Chris Holm’s debut on the mystery scene back in 2012 was auspicious—at least to this crime-fiction lover. The first book of Holm’s “Collector” series, Dead Harvest, came out in a beautifully designed paperback from Angry Robot. An homage to classic pulp fiction (in this case, Dashiell Hammett’s Red Harvest), Dead Harvest was a fun, compulsively readable urban fantasy. It had noir style and personality to spare, despite the fantastical plot. Holm would follow it up with two more books to complete the trilogy: 2012’s The Wrong Goodbye (honoring Raymond Chandler’s The Long Goodbye) and 2013’s The Big Reap (honoring Chandler’s The Big Sleep). All three books were wrapped in Angry Robot’s fine cover art, and they occupy a space of honor on my shelves. This amazing debut trilogy rightly catapulted Holm into the big-time, and in 2015 he released the hardcover The Killing Kind with a big push from his new publisher Mulholland Books. The book got a lot of buzz for its premise: a hit man who targets only other hitmen. It was a more traditional crime story, shedding the supernatural elements of his “Collector” series. A second hardcover, 2016’s Red Right Hand, continued the adventures of hit man Michael Hendricks, delivering more edge-of-the seat crime fiction.

At some point during the past six years, Holm’s readers might have expected the third volume in the Hendricks trilogy—but, you know, things happen.

Like kakistocracies and global pandemics.

Holm takes a significant detour with his new hardcover, Child Zero, a near-future dystopian thriller that zeroes in on the aftermath of a bioterrorism attack on New York City that has left the bulk of the population dead. Previously treatable infections such as meningitis and tuberculosis have suddenly become fatal propositions. In this scenario—which eerily amps up the COVID-19 surreality of the past couple years—our traditional methods of dealing with illness (such as antibiotics) have become ineffective, and both the public and the medical establishment are flailing for ways to survive. As a result, panic has set in, and the foundations of normal life have crumbled. New York City has essentially become a police state. Enter Detective Jake Gibson, himself hobbled by the realities of the world, having already lost a wife and now watching his daughter Zoe succumb gradually to a high fever that might kill her. He’s called to the scene of a mass murder in what was once known as Central Park but is now a sprawling, militarized quarantine zone called Park City, which eventually leads him to discover something that could change the trajectory of history—and perhaps save his daughter.

What elevates the novel are its urgent pacing and its firm grasp of multiple viewpoints, two narrative elements that work hand-in-hand here. When a thriller writer uses multiple points of view effectively, those contrasting voices can inject adrenaline into a story, providing a point-counterpoint surge to an already propulsive pace. In Child Zero, we get not only the perspective of Gibson but also that of his partner on the force, Amy, adding a strong female perspective; Mateo Rivas, a young mysterious boy who has escaped from Park City and is on the run through the merciless city; Hannah Lang, caretaker of young Zoe and beleaguered surgeon at the end of her ropes at a downtown hospital; as well as all manner of villains who aim to protect the status quo of power over the helpless. Experiencing the story from all angles like this—getting multiple viewpoints on a single “event”—elevates Child Zero from what might have been a rather by-the-numbers edge-of-the-seater.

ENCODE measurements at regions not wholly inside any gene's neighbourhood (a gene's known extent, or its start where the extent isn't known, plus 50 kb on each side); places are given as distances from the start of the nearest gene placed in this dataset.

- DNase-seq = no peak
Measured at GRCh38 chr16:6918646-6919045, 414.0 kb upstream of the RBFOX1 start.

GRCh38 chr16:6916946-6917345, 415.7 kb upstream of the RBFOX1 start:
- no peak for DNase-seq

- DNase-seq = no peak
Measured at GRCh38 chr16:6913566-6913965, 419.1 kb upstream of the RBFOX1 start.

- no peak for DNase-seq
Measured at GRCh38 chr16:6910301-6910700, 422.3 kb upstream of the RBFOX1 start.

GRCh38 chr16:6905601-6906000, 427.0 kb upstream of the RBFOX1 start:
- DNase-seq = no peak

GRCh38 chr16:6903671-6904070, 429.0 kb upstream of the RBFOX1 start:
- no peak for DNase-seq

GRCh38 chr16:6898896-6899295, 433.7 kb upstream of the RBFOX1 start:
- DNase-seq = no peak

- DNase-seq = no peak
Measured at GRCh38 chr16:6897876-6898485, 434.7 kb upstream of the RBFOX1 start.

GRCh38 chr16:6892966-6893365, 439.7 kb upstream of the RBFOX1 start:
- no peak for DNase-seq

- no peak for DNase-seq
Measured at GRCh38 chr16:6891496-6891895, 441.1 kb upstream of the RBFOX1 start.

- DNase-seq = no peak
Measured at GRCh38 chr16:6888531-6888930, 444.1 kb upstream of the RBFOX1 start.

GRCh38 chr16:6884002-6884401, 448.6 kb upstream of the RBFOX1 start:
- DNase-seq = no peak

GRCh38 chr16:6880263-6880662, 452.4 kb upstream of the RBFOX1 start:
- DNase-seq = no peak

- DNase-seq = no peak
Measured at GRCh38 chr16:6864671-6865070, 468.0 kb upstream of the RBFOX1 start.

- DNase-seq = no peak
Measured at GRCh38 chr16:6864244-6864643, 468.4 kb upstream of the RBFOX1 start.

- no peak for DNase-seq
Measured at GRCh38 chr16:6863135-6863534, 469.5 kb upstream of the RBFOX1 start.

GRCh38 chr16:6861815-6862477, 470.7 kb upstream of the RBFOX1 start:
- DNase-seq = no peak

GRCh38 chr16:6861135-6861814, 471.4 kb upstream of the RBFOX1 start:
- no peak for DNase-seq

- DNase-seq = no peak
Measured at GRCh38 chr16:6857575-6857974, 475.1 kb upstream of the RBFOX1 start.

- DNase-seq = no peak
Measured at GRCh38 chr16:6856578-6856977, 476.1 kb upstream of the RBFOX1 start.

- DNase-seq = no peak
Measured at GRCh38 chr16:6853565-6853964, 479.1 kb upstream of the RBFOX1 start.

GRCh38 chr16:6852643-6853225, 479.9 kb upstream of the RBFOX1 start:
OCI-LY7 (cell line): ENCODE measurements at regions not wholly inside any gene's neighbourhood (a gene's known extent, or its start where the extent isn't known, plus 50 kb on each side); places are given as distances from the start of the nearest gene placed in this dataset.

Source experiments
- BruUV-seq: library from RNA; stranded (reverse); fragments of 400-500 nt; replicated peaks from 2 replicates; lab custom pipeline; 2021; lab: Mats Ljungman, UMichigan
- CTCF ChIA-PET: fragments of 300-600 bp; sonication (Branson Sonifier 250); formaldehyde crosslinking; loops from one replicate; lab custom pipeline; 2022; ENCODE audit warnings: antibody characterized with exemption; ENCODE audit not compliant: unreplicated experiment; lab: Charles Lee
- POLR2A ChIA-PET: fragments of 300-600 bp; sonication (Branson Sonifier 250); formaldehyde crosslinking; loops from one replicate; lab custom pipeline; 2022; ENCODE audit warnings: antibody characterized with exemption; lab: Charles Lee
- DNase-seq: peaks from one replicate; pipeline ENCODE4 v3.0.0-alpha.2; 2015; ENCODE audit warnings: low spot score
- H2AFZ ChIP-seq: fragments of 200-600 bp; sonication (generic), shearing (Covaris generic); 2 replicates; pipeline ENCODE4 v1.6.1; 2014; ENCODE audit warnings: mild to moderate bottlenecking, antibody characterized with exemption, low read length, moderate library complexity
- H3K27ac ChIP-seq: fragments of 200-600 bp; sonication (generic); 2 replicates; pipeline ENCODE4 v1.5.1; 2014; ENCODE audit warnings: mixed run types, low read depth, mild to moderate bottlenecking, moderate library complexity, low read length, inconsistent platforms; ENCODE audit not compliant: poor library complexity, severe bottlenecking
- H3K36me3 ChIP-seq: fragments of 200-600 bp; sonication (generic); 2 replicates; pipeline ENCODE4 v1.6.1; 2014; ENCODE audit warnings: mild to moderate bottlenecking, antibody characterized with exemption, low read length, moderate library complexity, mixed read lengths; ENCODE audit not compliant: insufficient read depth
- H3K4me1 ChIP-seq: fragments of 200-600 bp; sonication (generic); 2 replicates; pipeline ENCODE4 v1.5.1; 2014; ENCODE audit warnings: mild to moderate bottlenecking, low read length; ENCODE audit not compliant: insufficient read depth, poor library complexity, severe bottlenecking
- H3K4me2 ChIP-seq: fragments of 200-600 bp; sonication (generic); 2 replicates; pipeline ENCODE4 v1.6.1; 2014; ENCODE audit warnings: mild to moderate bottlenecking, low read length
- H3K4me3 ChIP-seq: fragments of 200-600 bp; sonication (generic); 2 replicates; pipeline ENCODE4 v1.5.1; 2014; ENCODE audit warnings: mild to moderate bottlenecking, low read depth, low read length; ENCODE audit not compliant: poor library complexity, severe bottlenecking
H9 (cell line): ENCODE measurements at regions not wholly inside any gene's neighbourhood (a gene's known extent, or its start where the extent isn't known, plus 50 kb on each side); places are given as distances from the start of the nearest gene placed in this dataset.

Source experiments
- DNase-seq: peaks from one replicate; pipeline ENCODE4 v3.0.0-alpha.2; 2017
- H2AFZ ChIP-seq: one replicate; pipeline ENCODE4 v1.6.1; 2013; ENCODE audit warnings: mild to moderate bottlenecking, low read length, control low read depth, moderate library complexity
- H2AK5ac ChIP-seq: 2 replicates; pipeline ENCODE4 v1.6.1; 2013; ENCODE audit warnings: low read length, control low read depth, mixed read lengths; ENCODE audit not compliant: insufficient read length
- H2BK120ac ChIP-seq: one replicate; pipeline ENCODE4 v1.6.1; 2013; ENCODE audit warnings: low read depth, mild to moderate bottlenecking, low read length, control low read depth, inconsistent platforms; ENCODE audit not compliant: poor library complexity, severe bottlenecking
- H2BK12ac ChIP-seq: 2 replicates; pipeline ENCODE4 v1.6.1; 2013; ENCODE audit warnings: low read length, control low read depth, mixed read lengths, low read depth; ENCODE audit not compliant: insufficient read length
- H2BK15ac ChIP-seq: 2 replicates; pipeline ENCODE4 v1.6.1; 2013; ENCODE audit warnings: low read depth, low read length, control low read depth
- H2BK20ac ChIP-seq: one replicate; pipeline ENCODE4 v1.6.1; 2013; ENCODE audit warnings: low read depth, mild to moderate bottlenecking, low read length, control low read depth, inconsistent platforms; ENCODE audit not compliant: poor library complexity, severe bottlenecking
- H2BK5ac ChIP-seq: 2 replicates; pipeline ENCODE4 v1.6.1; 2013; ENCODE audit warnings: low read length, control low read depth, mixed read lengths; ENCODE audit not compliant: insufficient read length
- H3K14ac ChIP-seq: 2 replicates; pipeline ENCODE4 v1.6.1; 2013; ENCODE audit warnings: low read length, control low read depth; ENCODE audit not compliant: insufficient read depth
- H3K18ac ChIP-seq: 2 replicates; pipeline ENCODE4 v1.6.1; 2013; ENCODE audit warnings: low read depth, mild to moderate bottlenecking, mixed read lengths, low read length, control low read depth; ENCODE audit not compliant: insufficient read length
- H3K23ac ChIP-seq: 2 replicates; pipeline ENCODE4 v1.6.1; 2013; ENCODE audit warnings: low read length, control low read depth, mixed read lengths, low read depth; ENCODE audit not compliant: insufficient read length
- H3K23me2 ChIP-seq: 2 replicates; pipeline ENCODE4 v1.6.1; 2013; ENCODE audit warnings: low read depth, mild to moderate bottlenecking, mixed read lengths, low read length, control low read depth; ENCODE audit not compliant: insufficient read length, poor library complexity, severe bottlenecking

Another reason Child Zero stands apart is that Holm himself has experience as a molecular biologist, lending an air of believability to the proceedings. He describes the so-called Harbinger virus in such a way that it feels all too real in this age of heightened scientific awareness about viruses and their global effects. Holm’s bacteriological asides are kept expertly succinct and to the point—perfectly paced within the narrative to allow for constant readability. And it’s not only the science that feels right, but also the political and societal upheaval surrounding things like mask mandates and quarantines and vaccine directives. Having gone through the past two years, we can empathize with a culture that simply doesn’t know how to cope with a sudden biological disaster, pitting brother against brother when all we’re all trying to do is merely survive. All we can do is take it day by day, and yet there are a lot of people out there who would rather resort to anger, violence, and even murder. And of course the age-old chasm between the disadvantaged and the ultra-advantaged, untouchable elite comes into sharp relief.

There are some kick-ass action sequences in Child Zero, and they seem to bleed one into the other, maintaining a constant state of suspense. Feeling tailor-made for the big screen (that’s inevitable, right?), the book contains scenes that remind this reviewer of a key sequence in Spielberg’s Minority Report, or even some of the best scenes in Soderbergh’s Contagion. There’s a palpable tension running through this novel that should translate very well to a screenplay. As for literary comparisons, Holm finds himself in the exalted company of Michael Crichton or Richard Preston.

Child Zero is a fascinating detour for an author who has obviously been strongly influenced by current global events. It remains to be seen whether the reading public will be interested in “re-living” the awfulness of 2020-2021 in the form of this often disturbing allegory. Like any great dystopian novel, Child Zero serves as both a thrilling beach read and a dire warning about what could be. I’m curious how the public will react to this one, but in my case, the horrors of this book feel more like destiny than nightmare scenario.

At least Child Zero ends on a note of hope. Or does it?